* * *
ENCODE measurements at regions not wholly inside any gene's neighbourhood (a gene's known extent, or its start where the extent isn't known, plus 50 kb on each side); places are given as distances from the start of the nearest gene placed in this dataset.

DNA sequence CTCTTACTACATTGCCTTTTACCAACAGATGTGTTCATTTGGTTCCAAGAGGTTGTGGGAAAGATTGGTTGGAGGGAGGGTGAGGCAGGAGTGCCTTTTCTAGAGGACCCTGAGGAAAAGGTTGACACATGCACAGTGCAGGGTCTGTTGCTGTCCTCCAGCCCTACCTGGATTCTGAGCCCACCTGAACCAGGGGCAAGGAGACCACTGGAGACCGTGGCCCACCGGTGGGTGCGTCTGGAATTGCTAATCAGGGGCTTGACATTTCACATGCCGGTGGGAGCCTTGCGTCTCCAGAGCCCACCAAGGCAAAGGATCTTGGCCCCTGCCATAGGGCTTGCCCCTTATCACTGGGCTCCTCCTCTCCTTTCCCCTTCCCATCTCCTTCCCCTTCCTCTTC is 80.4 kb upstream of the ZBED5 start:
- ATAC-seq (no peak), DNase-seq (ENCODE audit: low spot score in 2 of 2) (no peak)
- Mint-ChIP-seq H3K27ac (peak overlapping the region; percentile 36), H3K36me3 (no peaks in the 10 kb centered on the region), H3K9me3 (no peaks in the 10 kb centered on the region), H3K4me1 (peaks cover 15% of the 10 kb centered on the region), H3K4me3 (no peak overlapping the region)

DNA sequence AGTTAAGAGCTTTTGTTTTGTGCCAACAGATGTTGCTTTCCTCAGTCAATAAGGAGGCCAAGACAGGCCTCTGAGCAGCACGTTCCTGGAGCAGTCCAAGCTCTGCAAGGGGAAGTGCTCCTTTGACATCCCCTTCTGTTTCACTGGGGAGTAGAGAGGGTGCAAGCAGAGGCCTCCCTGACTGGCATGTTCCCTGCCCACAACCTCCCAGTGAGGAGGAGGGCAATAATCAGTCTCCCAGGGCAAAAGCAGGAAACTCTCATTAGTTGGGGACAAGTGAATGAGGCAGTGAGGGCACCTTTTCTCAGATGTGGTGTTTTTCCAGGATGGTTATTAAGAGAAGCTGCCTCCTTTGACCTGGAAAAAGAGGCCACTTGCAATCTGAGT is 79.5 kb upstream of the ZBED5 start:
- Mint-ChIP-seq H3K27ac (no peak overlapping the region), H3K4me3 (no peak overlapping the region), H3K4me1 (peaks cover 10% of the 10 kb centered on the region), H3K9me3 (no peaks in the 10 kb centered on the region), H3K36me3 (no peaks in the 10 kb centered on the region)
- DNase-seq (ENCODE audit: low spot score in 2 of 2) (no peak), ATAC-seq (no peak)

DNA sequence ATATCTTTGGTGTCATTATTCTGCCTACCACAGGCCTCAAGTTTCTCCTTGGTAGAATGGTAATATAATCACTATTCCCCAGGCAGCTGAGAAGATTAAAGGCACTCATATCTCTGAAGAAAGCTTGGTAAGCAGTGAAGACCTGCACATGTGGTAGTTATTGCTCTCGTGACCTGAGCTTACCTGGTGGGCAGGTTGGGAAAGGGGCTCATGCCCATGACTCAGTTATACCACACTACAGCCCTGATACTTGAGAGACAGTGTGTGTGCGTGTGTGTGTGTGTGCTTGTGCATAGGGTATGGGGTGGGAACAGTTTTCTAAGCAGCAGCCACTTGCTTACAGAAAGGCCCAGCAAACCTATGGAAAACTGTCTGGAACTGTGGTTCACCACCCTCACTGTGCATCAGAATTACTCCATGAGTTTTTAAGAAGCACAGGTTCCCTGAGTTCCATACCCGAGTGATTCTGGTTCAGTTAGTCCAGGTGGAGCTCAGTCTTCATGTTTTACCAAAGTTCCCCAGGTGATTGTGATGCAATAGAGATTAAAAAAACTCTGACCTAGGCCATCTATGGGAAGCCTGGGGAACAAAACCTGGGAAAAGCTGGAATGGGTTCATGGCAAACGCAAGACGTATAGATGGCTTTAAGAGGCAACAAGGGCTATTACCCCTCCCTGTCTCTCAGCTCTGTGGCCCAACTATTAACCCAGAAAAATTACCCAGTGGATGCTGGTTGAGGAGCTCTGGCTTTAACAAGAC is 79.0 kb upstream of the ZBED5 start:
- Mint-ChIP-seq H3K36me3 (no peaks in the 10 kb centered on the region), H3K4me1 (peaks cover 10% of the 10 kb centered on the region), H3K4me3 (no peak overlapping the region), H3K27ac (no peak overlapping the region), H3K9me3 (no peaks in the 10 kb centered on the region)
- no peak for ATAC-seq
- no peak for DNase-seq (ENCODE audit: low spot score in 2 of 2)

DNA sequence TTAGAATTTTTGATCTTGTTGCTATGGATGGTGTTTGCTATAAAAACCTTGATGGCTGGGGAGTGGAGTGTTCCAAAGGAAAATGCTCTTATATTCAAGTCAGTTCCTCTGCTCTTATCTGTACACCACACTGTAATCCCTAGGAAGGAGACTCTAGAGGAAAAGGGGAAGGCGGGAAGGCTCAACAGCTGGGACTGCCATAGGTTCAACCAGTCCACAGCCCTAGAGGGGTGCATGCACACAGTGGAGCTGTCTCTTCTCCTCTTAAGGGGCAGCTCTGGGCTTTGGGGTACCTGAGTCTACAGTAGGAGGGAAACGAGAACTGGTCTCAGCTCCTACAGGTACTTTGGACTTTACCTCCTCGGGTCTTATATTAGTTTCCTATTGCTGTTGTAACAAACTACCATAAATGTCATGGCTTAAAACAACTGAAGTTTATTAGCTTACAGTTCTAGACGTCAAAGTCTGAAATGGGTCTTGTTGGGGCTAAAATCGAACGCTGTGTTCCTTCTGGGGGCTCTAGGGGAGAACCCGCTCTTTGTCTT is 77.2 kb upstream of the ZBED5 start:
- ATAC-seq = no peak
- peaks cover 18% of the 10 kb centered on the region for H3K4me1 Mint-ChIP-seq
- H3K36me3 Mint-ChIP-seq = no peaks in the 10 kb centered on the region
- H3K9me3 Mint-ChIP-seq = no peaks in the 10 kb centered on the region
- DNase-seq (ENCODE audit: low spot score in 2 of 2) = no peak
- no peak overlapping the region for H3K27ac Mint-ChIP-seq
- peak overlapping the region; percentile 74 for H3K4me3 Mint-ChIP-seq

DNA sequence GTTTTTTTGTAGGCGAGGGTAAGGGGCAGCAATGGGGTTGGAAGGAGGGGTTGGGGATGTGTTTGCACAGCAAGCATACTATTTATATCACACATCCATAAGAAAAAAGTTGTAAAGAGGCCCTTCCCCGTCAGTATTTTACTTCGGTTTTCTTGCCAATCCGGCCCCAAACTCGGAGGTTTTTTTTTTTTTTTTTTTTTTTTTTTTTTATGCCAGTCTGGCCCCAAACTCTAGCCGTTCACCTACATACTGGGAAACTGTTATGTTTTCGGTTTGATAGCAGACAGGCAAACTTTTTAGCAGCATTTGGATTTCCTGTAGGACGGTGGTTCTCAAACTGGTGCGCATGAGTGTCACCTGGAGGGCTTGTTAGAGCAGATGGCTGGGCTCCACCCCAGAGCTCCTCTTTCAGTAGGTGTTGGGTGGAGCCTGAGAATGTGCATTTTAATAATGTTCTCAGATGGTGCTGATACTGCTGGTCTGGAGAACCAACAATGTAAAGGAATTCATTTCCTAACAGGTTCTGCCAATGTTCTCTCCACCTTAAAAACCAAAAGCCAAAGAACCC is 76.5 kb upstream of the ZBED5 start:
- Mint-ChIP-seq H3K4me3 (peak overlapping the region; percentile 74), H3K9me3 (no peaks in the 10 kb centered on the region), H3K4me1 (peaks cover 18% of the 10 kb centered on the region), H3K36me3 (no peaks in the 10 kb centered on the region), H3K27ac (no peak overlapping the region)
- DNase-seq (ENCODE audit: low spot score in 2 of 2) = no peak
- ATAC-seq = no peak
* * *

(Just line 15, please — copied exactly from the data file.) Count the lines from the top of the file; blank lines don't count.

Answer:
- H3K36me3 Mint-ChIP-seq = no peaks in the 10 kb centered on the region